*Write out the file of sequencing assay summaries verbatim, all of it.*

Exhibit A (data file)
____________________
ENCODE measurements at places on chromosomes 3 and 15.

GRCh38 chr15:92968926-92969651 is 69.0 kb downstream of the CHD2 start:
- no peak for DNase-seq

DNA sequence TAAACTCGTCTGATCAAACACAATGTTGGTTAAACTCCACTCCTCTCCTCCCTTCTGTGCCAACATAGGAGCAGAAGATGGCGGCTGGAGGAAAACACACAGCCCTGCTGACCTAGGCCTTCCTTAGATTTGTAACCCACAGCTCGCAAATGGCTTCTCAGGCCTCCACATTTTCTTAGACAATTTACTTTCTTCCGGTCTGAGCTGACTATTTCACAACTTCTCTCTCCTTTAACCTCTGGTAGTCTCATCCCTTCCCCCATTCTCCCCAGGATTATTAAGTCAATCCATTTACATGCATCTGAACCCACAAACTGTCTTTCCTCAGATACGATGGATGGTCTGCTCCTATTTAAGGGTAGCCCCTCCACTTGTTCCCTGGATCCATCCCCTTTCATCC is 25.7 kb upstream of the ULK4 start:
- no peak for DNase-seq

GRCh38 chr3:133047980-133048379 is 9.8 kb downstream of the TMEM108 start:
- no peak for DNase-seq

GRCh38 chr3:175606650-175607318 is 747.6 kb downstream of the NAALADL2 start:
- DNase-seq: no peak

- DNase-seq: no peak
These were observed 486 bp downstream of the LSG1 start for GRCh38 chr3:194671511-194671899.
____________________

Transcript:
ENCODE measurements at places on chromosomes 3 and 15.

GRCh38 chr15:92968926-92969651 is 69.0 kb downstream of the CHD2 start:
- no peak for DNase-seq

DNA sequence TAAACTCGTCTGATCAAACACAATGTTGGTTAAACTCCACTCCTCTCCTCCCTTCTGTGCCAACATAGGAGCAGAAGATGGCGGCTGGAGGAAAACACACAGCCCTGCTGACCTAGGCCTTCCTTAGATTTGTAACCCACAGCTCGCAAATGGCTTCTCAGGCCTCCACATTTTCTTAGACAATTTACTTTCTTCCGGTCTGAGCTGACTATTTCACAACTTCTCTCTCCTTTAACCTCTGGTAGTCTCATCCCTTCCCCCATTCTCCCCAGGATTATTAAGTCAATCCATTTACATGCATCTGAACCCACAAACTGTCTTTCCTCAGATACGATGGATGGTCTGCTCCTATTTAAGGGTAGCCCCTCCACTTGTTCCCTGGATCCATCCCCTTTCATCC is 25.7 kb upstream of the ULK4 start:
- no peak for DNase-seq

GRCh38 chr3:133047980-133048379 is 9.8 kb downstream of the TMEM108 start:
- no peak for DNase-seq

GRCh38 chr3:175606650-175607318 is 747.6 kb downstream of the NAALADL2 start:
- DNase-seq: no peak

- DNase-seq: no peak
These were observed 486 bp downstream of the LSG1 start for GRCh38 chr3:194671511-194671899.